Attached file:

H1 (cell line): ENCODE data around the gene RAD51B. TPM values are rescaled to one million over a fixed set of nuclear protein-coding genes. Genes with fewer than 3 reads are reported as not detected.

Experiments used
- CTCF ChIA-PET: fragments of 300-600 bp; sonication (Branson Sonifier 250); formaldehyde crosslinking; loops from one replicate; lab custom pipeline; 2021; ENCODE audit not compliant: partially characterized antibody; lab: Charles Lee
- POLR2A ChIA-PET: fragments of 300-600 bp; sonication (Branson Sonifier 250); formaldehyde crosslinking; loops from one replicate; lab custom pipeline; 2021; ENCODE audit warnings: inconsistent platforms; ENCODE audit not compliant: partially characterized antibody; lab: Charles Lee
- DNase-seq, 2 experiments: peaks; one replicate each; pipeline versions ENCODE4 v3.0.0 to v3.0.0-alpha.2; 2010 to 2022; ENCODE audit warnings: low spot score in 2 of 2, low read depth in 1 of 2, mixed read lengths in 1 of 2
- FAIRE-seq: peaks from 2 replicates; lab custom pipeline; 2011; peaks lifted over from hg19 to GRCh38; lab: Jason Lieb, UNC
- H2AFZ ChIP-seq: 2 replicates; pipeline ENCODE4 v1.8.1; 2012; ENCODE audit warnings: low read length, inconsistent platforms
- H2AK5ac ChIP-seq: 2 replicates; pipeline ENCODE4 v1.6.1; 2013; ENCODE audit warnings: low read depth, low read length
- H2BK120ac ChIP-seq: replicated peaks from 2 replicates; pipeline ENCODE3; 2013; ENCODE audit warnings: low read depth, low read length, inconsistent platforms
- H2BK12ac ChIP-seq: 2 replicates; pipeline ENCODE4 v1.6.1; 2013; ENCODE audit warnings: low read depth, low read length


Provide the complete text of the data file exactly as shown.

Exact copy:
H1 (cell line): ENCODE data around the gene RAD51B. TPM values are rescaled to one million over a fixed set of nuclear protein-coding genes. Genes with fewer than 3 reads are reported as not detected.

Experiments used
- CTCF ChIA-PET: fragments of 300-600 bp; sonication (Branson Sonifier 250); formaldehyde crosslinking; loops from one replicate; lab custom pipeline; 2021; ENCODE audit not compliant: partially characterized antibody; lab: Charles Lee
- POLR2A ChIA-PET: fragments of 300-600 bp; sonication (Branson Sonifier 250); formaldehyde crosslinking; loops from one replicate; lab custom pipeline; 2021; ENCODE audit warnings: inconsistent platforms; ENCODE audit not compliant: partially characterized antibody; lab: Charles Lee
- DNase-seq, 2 experiments: peaks; one replicate each; pipeline versions ENCODE4 v3.0.0 to v3.0.0-alpha.2; 2010 to 2022; ENCODE audit warnings: low spot score in 2 of 2, low read depth in 1 of 2, mixed read lengths in 1 of 2
- FAIRE-seq: peaks from 2 replicates; lab custom pipeline; 2011; peaks lifted over from hg19 to GRCh38; lab: Jason Lieb, UNC
- H2AFZ ChIP-seq: 2 replicates; pipeline ENCODE4 v1.8.1; 2012; ENCODE audit warnings: low read length, inconsistent platforms
- H2AK5ac ChIP-seq: 2 replicates; pipeline ENCODE4 v1.6.1; 2013; ENCODE audit warnings: low read depth, low read length
- H2BK120ac ChIP-seq: replicated peaks from 2 replicates; pipeline ENCODE3; 2013; ENCODE audit warnings: low read depth, low read length, inconsistent platforms
- H2BK12ac ChIP-seq: 2 replicates; pipeline ENCODE4 v1.6.1; 2013; ENCODE audit warnings: low read depth, low read length